In just two seasons in the NBA, Sacramento Kings center DeMarcus Cousins has completed the quadfecta of "players with character issues" by getting benched, suspended, punched by a teammate and kicked off a team plane.
The Kings have taken measures to appease their young, high-maintenance superstar, (i.e. firing Paul Westphal), but as Matt Moore of Pro Basketball Talk points out, Cousins has remained temperamental and, by most accounts, disliked.
It seems the team has now moved onto plan B.
Sacramento followed its 2010 choice to draft one of the most unpopular players in American sports with two of its most beloved: Jimmer Fredette, a clean-cut senior from ultra-conservative BYU, and Thomas Robinson, who left school a year early for the pros to take care of his young sister after his mom and grandparents died just weeks apart.
Pairing problem players with strong, demanding figures is common practice in any sport. The Kings, however, seem to be approaching Cousins like the well-intentioned parents of a kid starting to hang with the wrong crowd. By surrounding him with high-character teammates, maybe Cousins will glean some of this positive influence and go from “total jerk” to “tolerable jerk.”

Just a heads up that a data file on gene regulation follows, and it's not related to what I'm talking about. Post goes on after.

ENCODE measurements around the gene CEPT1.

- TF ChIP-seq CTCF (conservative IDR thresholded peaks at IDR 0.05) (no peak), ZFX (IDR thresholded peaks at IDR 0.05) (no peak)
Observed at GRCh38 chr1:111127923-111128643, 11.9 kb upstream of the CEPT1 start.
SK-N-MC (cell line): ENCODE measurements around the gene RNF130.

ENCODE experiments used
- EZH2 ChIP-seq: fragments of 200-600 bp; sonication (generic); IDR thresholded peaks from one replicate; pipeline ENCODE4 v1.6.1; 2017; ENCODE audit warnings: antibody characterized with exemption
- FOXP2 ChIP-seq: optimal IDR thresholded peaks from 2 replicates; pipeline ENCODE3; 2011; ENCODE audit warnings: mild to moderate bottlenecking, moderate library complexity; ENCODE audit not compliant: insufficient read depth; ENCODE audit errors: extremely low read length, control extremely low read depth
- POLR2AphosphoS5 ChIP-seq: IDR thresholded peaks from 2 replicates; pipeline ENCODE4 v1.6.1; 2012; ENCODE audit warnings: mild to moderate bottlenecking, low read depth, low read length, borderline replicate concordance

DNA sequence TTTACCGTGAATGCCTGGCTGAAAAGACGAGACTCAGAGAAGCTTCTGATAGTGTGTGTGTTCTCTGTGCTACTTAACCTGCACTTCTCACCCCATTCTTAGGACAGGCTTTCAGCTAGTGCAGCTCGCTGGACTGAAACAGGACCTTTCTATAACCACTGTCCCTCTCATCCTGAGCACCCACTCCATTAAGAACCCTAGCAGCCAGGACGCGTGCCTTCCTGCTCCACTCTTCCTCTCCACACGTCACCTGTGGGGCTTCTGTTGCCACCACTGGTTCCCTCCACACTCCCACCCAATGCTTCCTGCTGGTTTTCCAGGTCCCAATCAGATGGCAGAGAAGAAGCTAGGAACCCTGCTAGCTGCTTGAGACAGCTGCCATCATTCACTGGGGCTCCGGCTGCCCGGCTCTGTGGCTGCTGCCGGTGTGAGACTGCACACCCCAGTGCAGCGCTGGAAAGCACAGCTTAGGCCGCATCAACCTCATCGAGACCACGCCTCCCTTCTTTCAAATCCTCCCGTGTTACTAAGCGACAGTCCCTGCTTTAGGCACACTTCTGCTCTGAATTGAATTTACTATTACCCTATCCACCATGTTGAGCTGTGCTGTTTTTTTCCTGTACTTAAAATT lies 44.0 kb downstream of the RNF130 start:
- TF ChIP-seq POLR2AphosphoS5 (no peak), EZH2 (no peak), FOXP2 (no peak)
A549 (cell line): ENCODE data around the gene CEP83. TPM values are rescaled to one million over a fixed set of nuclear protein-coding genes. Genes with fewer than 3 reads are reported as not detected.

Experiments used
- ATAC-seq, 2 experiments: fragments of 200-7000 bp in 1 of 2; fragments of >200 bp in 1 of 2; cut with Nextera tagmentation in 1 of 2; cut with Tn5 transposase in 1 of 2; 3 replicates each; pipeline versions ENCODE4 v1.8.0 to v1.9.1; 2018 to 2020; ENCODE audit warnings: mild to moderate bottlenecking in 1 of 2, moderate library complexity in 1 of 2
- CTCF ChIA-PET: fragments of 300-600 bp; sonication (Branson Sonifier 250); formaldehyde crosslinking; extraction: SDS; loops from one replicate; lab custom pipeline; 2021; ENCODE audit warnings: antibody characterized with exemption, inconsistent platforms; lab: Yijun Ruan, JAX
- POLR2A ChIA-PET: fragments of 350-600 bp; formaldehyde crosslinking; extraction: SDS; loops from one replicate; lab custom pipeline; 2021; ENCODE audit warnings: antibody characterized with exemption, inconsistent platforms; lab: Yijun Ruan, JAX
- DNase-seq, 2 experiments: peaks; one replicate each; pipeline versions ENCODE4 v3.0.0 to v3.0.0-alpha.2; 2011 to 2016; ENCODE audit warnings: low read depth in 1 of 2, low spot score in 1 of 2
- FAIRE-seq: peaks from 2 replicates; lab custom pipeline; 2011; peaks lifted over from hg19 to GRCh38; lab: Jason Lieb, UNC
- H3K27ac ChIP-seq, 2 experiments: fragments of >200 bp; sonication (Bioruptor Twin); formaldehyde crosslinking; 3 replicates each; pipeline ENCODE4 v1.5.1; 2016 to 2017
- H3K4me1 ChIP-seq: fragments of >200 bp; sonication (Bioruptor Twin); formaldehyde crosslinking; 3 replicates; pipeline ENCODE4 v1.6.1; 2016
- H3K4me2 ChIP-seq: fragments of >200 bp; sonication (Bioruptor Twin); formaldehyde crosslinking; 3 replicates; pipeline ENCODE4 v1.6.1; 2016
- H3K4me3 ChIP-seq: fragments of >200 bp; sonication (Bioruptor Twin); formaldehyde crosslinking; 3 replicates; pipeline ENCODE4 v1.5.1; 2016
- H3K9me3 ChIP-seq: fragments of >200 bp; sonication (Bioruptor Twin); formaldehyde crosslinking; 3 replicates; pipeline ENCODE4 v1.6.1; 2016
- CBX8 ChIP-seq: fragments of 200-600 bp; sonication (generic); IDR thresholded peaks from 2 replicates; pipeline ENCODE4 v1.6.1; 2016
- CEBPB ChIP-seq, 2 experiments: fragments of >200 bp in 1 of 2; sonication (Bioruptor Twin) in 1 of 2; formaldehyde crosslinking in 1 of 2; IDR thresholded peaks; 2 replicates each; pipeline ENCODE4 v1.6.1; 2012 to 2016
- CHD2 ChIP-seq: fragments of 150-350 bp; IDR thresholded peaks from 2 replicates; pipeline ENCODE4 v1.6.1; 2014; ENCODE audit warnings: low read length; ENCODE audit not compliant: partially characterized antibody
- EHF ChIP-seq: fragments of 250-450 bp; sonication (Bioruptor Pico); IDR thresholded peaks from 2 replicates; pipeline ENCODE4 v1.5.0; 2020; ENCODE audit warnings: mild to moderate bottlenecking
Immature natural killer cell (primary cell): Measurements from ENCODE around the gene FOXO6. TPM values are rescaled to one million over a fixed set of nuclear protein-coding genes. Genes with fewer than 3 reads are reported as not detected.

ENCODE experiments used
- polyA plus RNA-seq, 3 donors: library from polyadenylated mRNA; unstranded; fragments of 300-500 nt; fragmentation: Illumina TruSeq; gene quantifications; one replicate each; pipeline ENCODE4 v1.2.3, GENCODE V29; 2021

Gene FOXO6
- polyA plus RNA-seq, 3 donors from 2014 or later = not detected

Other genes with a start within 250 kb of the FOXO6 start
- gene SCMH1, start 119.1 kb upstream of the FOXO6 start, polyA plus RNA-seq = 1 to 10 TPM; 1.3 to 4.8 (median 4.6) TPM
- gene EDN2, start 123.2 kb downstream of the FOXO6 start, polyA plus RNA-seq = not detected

Of course, the entire plan hinges on how effective Fredette and Robinson can be on the court, but the Kings are gambling (insert Maloof brothers joke here) on a winning attitude begetting a winning culture.
With the team’s future in Sacramento in doubt, these new positive role models will have more than their performance on the court gauging their success.
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